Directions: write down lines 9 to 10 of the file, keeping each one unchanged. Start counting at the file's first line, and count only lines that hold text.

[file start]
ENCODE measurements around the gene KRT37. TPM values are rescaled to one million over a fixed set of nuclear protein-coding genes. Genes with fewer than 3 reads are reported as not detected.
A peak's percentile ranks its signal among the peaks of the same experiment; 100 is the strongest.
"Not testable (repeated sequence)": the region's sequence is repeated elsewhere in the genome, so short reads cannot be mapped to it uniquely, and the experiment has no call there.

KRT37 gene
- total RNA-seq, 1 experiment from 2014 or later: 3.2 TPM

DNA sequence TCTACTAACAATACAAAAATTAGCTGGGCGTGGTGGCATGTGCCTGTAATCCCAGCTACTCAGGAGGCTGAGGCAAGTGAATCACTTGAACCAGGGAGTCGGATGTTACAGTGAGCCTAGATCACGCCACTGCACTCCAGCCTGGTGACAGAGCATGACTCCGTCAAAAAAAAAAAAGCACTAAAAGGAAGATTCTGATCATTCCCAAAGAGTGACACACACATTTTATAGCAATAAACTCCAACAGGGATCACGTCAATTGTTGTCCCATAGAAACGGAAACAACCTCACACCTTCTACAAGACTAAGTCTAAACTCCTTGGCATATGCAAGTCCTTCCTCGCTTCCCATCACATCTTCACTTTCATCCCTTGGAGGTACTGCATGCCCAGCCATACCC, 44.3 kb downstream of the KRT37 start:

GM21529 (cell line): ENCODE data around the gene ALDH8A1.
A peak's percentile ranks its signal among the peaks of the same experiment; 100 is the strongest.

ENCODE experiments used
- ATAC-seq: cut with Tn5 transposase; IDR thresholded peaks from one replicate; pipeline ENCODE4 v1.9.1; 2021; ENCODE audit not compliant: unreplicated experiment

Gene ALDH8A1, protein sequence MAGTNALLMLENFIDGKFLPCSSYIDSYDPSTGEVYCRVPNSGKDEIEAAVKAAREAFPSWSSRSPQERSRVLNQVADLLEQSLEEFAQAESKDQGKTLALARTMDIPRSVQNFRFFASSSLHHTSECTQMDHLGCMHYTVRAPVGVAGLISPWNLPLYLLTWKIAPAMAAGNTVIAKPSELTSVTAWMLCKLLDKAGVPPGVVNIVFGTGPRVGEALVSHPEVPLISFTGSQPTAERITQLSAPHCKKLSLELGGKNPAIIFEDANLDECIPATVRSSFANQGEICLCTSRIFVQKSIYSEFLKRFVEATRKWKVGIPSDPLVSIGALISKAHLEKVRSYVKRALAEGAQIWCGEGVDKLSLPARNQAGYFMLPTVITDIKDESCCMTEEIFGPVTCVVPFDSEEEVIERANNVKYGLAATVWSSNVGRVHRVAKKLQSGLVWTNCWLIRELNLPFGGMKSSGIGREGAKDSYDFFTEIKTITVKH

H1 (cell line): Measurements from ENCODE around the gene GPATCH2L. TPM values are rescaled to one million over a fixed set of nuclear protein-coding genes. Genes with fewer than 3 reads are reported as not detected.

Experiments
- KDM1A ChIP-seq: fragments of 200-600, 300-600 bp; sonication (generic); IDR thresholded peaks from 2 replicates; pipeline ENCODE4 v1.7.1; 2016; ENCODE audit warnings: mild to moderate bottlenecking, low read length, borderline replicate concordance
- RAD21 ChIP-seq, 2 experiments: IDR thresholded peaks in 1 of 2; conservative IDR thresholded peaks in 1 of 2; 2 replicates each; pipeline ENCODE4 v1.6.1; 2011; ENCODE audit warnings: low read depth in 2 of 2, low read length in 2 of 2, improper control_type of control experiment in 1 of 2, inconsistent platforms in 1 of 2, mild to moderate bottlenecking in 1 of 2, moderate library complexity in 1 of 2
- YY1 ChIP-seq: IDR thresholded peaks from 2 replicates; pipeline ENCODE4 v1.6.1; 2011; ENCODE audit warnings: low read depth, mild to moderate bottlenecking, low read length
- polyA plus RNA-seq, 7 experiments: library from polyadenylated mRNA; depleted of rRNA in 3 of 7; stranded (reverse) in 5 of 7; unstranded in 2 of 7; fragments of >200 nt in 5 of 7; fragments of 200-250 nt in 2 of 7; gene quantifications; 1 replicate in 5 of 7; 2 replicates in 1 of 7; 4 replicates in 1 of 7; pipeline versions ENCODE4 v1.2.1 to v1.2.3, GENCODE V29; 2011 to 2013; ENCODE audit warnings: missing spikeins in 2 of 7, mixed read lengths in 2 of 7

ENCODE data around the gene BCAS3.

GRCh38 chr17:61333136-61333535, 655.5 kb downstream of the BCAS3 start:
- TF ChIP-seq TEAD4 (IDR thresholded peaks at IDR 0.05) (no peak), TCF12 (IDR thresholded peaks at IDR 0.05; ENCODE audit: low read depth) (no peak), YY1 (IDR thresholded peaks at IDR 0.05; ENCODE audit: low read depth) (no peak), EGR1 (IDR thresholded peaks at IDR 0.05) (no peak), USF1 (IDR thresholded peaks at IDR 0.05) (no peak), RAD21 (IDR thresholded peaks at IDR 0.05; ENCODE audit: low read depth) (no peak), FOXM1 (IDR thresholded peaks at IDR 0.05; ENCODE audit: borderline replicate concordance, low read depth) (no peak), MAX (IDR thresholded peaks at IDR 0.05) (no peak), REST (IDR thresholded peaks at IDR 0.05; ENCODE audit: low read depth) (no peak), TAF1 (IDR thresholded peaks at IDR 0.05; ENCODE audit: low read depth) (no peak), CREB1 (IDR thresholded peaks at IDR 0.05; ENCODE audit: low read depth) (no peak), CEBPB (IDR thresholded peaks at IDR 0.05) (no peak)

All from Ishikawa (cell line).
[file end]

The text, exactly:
ENCODE experiments used
- ATAC-seq: cut with Tn5 transposase; IDR thresholded peaks from one replicate; pipeline ENCODE4 v1.9.1; 2021; ENCODE audit not compliant: unreplicated experiment